Court of Appeals of Ohio, Second District, Montgomery
Criminal Appeal from Common Pleas Court T.C. NO. 1993-CR-556
MATHIAS H. HECK, JR., by SARAH HUTNIK, Atty. Reg. No. 95900,
Assistant Prosecuting Attorney, Montgomery County
Prosecutor's Office, Appellate Division, Montgomery
County Courts Building, 301 West Third Street, Dayton, Ohio
45422 Attorney for Plaintiff-Appellee.
JAVALEN WOLFE, #287364, Madison Correctional Institute, P.O.
BOX 740, London, Ohio 43140 Defendant-Appellant, Pro se.
1} Defendant-appellant Javalen Wolfe, pro se,
appeals from a decision of the Montgomery County Court of
Common Pleas overruling his Motion to Dismiss on Double
Jeopardy Grounds. On October 26, 2017, Wolfe filed a timely
notice of appeal with this Court.
2} We set forth the history of the case in State
v. Wolfe, 2d Dist. Montgomery Nos. 26681, 26729, 26983,
2016-Ohio-4897, and repeat it herein in pertinent part:
On October 6, 1993, the Montgomery County Grand Jury returned
an indictment charging Wolfe with one count of aggravated
murder in violation of R.C. 2903.01(B), one count of
aggravated robbery in violation of R.C. 2911.01(A)(1), and
two firearm specifications. The charges stemmed from the
February 7, 1993 shooting death of Todd Grills. Wolfe pled
not guilty to the charges and the matter went to a jury
trial. Wolfe's first trial ended in a hung jury, whereas
his second trial resulted in his conviction for the
lesser-included offense of murder with a firearm
specification. The aggravated robbery charge was dismissed at
the request of the State by an entry of nolle prosequi dated
January 20, 1994. The entry was subsequently journalized on
January 31, 1994.
Immediately following trial, the trial court sentenced Wolfe
to serve an indefinite prison term of 15 years to life for
murder that was to be served consecutive to a three-year
prison sentence for the attendant firearm specification. On
January 25, 1994, the trial court issued a judgment entry
reflecting that sentence. The entry also ordered Wolfe to pay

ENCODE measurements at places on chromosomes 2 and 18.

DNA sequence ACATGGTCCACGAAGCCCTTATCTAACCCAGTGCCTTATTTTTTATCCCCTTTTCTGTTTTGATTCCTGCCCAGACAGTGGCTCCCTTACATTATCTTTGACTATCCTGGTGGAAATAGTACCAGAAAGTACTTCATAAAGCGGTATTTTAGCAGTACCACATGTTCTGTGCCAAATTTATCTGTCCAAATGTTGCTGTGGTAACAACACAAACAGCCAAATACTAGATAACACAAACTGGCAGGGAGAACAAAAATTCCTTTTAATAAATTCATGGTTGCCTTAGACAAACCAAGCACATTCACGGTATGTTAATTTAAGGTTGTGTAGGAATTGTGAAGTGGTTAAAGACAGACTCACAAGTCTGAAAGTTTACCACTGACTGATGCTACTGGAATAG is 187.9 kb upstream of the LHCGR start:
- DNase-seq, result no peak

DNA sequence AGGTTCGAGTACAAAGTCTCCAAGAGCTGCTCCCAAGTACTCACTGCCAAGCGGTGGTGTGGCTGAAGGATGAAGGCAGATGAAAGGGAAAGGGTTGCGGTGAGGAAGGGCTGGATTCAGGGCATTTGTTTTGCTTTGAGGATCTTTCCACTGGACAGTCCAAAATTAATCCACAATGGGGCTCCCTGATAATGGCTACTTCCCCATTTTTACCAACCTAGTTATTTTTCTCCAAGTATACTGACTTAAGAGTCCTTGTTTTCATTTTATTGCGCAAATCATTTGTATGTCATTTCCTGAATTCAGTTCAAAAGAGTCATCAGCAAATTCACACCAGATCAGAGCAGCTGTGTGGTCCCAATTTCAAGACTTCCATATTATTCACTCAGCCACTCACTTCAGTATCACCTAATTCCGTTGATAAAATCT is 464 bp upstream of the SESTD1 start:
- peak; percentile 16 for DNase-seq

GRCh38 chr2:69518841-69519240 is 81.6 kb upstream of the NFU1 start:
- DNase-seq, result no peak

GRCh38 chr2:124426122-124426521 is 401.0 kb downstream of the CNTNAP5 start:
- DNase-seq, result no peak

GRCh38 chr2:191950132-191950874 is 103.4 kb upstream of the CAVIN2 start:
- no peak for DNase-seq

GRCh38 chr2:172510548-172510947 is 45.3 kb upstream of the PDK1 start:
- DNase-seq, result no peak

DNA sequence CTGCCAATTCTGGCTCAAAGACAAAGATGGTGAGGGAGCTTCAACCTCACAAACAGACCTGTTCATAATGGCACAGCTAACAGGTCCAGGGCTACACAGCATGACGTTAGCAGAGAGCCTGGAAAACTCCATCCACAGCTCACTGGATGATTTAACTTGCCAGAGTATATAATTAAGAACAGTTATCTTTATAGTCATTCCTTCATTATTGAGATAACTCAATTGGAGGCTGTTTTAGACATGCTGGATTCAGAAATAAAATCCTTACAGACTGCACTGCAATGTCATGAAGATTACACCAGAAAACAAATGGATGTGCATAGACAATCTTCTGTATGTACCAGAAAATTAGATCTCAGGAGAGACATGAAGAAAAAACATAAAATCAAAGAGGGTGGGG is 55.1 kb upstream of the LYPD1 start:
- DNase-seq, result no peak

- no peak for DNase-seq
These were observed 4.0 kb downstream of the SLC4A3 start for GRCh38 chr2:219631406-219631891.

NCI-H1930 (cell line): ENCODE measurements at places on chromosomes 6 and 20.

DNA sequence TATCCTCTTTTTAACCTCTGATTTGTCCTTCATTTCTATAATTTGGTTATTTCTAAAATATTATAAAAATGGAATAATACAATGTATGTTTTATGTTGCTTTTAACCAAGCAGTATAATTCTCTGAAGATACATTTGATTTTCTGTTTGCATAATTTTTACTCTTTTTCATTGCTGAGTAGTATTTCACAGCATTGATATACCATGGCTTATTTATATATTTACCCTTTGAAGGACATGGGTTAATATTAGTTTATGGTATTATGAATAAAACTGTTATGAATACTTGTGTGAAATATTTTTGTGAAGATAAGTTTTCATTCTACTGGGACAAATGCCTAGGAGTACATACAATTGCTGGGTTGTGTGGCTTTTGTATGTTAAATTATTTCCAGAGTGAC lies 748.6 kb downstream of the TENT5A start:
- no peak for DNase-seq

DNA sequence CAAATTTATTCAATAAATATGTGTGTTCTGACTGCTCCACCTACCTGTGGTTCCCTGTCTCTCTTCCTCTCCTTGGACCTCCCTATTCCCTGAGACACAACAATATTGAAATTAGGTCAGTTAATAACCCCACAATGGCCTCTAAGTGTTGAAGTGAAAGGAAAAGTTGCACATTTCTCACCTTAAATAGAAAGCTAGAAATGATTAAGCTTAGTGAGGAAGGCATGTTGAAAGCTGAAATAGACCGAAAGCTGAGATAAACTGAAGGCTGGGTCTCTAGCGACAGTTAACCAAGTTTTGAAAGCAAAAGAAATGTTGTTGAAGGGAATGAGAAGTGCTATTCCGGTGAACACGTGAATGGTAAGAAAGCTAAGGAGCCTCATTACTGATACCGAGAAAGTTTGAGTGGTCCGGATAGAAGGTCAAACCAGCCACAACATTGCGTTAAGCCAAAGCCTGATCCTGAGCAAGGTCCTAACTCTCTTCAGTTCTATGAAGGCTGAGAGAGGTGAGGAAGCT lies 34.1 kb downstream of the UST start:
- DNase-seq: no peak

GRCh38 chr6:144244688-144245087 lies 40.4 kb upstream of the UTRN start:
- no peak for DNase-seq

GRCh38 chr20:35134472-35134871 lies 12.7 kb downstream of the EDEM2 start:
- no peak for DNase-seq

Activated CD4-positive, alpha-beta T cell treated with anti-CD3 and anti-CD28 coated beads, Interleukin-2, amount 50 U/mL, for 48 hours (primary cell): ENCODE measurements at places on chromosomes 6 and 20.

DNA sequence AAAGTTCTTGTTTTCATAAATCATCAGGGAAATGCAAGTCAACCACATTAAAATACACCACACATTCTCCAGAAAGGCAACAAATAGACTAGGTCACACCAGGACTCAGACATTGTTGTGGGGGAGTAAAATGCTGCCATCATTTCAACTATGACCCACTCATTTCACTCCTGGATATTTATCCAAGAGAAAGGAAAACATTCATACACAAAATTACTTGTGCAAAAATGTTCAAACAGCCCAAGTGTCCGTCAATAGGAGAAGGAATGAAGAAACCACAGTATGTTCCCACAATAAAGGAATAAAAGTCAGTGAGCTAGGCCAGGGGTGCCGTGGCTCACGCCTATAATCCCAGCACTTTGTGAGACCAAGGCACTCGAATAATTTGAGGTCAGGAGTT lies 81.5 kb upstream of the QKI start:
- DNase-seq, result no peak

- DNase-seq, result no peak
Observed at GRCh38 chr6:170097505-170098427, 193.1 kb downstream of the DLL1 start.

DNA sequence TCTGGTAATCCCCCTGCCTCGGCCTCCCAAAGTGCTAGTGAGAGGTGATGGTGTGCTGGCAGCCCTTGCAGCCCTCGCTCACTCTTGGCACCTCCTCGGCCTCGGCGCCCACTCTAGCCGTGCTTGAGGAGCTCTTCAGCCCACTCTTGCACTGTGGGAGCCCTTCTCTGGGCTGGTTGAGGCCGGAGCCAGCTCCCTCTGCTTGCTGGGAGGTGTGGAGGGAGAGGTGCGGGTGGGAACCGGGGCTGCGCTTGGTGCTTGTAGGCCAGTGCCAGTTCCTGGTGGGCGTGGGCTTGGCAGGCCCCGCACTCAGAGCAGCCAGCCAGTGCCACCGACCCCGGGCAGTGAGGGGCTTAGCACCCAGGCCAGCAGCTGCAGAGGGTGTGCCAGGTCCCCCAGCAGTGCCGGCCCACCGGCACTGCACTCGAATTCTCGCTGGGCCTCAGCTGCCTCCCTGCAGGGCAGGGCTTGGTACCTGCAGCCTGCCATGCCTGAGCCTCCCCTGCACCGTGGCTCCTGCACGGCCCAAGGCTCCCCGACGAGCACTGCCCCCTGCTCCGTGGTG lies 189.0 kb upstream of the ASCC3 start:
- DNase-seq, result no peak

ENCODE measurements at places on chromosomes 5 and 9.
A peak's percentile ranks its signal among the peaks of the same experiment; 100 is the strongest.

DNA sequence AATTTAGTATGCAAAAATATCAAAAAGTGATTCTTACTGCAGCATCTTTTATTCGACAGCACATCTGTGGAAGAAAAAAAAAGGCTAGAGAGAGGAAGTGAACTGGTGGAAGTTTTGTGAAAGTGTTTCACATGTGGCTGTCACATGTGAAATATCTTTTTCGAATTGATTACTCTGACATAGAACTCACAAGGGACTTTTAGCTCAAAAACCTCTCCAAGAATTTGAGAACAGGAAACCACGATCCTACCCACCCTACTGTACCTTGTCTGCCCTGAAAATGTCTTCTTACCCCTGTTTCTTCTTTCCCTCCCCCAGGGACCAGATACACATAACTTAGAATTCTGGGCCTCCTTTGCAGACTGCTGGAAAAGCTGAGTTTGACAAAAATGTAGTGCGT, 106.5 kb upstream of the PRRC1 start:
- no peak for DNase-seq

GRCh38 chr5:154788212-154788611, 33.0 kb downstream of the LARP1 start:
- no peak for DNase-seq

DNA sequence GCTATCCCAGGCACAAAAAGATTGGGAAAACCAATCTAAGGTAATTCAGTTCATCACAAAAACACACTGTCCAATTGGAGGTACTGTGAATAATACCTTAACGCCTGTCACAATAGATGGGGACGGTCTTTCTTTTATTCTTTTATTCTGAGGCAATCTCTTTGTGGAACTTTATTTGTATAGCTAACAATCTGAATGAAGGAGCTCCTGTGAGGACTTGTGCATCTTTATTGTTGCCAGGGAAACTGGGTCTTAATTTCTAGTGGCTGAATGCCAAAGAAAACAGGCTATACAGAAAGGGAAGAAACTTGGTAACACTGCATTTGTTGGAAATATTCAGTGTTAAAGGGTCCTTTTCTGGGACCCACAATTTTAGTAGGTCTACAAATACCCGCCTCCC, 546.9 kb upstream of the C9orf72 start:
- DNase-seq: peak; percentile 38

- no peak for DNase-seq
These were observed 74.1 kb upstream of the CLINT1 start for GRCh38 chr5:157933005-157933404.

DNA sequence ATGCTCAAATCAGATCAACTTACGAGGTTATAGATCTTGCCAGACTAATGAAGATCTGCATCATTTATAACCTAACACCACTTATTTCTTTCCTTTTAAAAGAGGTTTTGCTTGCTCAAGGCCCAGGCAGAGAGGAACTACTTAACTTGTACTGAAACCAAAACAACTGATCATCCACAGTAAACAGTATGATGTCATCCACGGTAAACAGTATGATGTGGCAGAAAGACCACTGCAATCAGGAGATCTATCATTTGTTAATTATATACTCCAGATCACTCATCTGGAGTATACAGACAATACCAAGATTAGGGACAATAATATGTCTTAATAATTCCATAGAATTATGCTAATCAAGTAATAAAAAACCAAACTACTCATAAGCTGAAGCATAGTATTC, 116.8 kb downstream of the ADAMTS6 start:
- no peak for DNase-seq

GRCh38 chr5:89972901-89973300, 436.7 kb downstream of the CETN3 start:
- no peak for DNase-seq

court costs and awarded him jail-time credit, but left blank
the amount of court costs to be imposed and the days of
jail-time credit to be awarded.
Wolfe subsequently filed a direct appeal from his conviction
and sentence, which we affirmed in State v. Wolfe,
2d Dist. Montgomery No. 14420, 1995 WL 140717 (Mar. 29,
1995). Nearly 20 years later, on June 4, 2014, Wolfe filed a
pro se Motion to Re-hear and Correct Termination Entry,
wherein he argued that the January 25, 1994 termination entry
journalizing his conviction and sentence was defective. The
trial court overruled the motion and Wolfe appealed from that
decision. Upon review, we held that the trial court should
have corrected the judgment entry to include, among other
things, the amount of court costs imposed and a jail-time
credit of 284 days. See State v. Wolfe, 2d Dist.
Montgomery No. 26313, 2015-Ohio-1585, ¶ 1, 7. We also
held that the judgment entry should be corrected to reflect
that the aggravated robbery charge was dismissed by nolle
prosequi. Id. at ¶ 1, 9. Accordingly, we
reversed the trial court's decision overruling
Wolfe's Motion to Re-Hear and Correct Termination Entry
and remanded the matter for further proceedings consistent
with our opinion. Id. at ¶ 1, 10.
Id. at ¶¶ 2, 3, and 4.
3} While his second appeal was pending, Wolfe filed
a pro se Motion to Correct Clerical Mistake, wherein he
argued that there was no final appealable order with respect
to his conviction because the trial court failed to
journalize the jury's verdict. Wolfe, 2d Dist.
Montgomery Nos. 26681, 26729, 26983, 2016-Ohio-4897, at
¶ 5. On May 21, 2015, the trial court issued a nunc pro
tunc termination entry, which made the corrections that we
ordered on remand. Id. at ¶ 6. Thereafter, on
September 22, 2015, Wolfe filed a pro se Motion to Record the
Verdict wherein he argued that the verdict was not properly
journalized, the trial court improperly journalized an
acquittal for aggravated murder, the trial court erred in
permitting the jury to consider the lesser-included offense
of murder, and the evidence adduced at trial did not support
his murder conviction. Id. at ¶¶ 22, 23.
The trial court overruled the motion, and Wolfe appealed. We
consolidated Wolfe's appeals and overruled all off his
assignments of error, thereby affirming the judgment of the
trial court. Id. at ¶ 25.
4} On August 15, 2017, Wolfe filed a Motion to
Dismiss on Double Jeopardy Grounds. In his motion, Wolfe made
the following arguments, to wit: 1) after his initial
indictment for aggravated murder was dismissed, he was never
re-indicted but was convicted for the same murder; 2) the
trial court did not have the jurisdiction to convict him on
the lesser included offense of murder. The trial court
overruled Wolfe's motion in a decision issued on
September 26, 2017, finding that the arguments he raised were
barred by res judicata.
5} It is from this judgment that Wolfe now appeals.
6} Wolfe's sole assignment of ...